“Passing Impasse,” for a special issue of Comparative Literature on “Impasse” (ed. Jan Mieskowski and Taylor Schey, 2020) 

“‘. . . and will do none’: Gewalt in the Measure of a Parenthesis,” Critical Times 2:2 (August 2019) 

“Ungiving Time: Reading by the Light of the Anthropocene,” Anthropocene Reading, ed. Tobias Menely and Jesse Oak Taylor (Penn State University Press, 2017) 

“‘Shadow Boxing’: Empty Blows, Practice Steps, and Nature’s Hold,” Qui Parle 25.1-2 (Winter 2016)

“Taking Turns on the Commons (or Lessons in Unenclosed Time),” River of Fire: Commons, Crisis, and the Imagination, ed. Cal Winslow (Boston: Pumping Station Press, 2016) 

 “Unstored Energies: Dickinson’s ‘Precarious Gait’ and the Sway of Threadbare Lines,” Minnesota Review 85 (2015) 

“‘A Little While’ More: Further Thoughts on Hartman’s Nature as Paraclete,” Essays in Romanticism, 22.2 (October 2015) 

Untitled contribution to “About Geoffrey Hartman: Materials for a Study of Intellectual Influence,” special issue of Philological Quarterly, ed. Frances Ferguson and Kevis Goodman, 93.2, Spring 2014.  

"Late Exercises in Minimal Affirmatives," Theory Aside, ed. Jason Potts and Daniel Stout. Durham, NC: Duke University Press, 2014 

"Passing Judgment, Conceding Perfection: Third-Person Narration and Versions of the Cavellian Secular," special issue of Romantic Praxis: "Cavell and Romanticism," ed. Eric Lindstrom;  2014.

“Flower Fisting,” Postmodern Culture 22.1, September 2011 (appeared July 2012)    

‘Untouched by morning -- /And untouched by noon –‘: Succession Without Sequel,” European Romantic Review 23.3, June 2012

“‘The Feel of Not to Feel It,’ or the Pleasures of Enduring Form,” Blackwell Companion to British Romanticism, ed. Charles Mahoney. London: Wiley Blackwell, 2011 

“‘Not Thinking of You as Left Behind’: Virgil and the Missing of Love in Hardy’s Poems of 1912-13,“ ELH 75 (2008)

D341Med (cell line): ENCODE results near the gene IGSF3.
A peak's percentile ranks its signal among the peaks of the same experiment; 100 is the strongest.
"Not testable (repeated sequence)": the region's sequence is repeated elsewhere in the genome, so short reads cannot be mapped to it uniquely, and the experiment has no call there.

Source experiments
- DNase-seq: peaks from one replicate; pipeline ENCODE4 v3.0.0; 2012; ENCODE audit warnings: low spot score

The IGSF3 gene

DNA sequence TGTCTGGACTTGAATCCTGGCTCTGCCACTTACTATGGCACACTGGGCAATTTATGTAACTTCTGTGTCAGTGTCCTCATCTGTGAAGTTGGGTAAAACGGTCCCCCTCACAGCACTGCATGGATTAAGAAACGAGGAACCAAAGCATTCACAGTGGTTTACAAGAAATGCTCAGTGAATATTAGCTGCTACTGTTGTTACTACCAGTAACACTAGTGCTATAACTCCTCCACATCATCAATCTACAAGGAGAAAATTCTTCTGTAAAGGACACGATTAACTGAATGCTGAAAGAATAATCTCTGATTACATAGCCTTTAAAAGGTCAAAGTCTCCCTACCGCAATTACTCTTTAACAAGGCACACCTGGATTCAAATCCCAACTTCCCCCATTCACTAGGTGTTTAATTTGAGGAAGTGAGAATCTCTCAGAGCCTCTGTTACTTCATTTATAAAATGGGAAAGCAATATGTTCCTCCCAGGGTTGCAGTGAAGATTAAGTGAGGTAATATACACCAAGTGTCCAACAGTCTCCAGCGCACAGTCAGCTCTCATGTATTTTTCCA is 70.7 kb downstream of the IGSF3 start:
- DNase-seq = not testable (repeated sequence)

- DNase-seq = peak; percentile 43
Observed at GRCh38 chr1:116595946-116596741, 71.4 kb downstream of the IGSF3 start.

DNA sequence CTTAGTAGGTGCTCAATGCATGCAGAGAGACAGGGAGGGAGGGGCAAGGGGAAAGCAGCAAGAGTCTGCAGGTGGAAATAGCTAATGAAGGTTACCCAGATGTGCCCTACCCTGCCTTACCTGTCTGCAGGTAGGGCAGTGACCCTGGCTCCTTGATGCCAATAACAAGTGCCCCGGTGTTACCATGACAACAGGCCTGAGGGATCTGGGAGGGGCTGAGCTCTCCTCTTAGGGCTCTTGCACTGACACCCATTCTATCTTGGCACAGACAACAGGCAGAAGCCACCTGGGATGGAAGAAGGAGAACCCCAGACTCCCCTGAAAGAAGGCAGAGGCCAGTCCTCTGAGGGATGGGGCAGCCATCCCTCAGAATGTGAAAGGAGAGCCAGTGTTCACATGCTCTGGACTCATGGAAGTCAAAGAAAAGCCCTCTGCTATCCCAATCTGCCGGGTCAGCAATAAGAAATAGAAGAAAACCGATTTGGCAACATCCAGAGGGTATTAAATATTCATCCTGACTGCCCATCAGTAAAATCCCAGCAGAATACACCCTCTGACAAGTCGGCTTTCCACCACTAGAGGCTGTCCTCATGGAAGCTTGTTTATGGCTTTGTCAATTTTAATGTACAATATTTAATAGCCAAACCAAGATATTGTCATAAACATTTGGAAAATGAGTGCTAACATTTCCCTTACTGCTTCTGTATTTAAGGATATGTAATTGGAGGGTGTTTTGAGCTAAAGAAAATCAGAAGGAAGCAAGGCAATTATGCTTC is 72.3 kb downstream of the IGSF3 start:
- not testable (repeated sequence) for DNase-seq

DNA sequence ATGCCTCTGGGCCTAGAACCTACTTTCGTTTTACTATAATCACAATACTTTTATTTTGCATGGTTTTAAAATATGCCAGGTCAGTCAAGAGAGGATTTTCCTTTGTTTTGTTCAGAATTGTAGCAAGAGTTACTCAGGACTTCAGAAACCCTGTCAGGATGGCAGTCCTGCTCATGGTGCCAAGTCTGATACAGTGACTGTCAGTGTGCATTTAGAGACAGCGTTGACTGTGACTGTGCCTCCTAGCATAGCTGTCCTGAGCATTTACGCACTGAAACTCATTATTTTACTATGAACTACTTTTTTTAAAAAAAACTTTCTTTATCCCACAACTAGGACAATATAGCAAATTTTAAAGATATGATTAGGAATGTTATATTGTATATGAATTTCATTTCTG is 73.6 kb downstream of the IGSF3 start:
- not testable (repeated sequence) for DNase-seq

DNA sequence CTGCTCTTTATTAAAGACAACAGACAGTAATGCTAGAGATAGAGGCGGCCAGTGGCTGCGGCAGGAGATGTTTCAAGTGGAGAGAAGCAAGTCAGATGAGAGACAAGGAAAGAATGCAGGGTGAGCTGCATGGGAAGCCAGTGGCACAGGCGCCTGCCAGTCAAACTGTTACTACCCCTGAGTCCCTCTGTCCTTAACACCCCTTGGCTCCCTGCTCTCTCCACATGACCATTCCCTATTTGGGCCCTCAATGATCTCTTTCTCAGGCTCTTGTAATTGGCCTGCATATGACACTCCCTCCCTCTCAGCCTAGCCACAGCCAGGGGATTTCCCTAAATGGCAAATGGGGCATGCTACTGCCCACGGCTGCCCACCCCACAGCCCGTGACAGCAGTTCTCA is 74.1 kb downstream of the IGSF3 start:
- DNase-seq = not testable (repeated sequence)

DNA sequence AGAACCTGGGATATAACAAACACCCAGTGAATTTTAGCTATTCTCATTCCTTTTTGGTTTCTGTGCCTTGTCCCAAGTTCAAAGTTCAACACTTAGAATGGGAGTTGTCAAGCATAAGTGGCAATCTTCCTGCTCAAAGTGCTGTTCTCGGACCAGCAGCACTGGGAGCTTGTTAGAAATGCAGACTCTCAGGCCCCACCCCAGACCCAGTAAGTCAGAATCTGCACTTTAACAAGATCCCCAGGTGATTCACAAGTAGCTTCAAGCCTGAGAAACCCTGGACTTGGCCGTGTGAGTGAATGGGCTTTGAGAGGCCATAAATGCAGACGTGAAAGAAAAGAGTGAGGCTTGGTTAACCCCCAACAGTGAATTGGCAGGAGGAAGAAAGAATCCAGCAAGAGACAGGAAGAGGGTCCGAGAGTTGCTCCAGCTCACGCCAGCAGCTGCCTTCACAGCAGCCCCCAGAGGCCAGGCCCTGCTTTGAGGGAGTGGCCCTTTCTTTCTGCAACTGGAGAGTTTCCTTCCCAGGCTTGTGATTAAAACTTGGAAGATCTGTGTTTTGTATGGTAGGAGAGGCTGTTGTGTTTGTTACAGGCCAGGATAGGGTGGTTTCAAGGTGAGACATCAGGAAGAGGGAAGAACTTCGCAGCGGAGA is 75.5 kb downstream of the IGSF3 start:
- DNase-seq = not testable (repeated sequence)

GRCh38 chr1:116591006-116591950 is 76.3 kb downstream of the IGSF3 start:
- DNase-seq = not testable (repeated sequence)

“Unspeakable Weather, or the Rain Romantic Constatives Know” in Phantom Sentences: Essays in Linguistics and Literature Presented to Ann Banfield, ed. Robert S. Kawashima, Gilles Philippe and Thelma Sowley. Bern: Peter Lang, 2008  

“‘Hum-men’: In Place of Further Development,” (In Honor of Geoffrey Hartman) The Wordsworth Circle, Winter 2006

“‘O Happy Living Things’: Frankenfoods and the Bounds of Wordsworthian Natural Piety,” Diacritics, Summer 2003 (published 2005), reprinted in Between Terror and Freedom: Philosophy, Politics and Fiction Speak of Modernity, ed. Simona Goi. Lexington Books, 2006 

“The Starring of Loss in Wordsworth and Dickinson,” European Romantic Review 15.2, June 2004 

“’Don’t Say I Love You’: Agency, Gender and Romanticism in Mary Shelley’s Matilda,” co-authored with Daniel Mozes, in Mary Shelley: Fictions from Frankenstein to Falkner, ed. Nora Crook and Michael Eberle-Sinatra.  Macmillan Press, Ltd, 2000  

“Fashion as Compulsive Artifice” in The Seventies: The Age of Glitter in Popular Culture, ed. Shelton Waldrep. Routledge Press, 2000

“‘Fakin’ it/Makin’ it: Falsetto's Bid for Transcendence in 1970s Disco Highs,” Perspectives of New Music, Spring 1996

 “To Hold in Common and Know by Heart: The Prevalence of Gentle Forces in Humean Empiricism and Romantic Experience, The Yale Journal of Criticism, April 1994  


Wheeler Hall, room 453

Classes Taught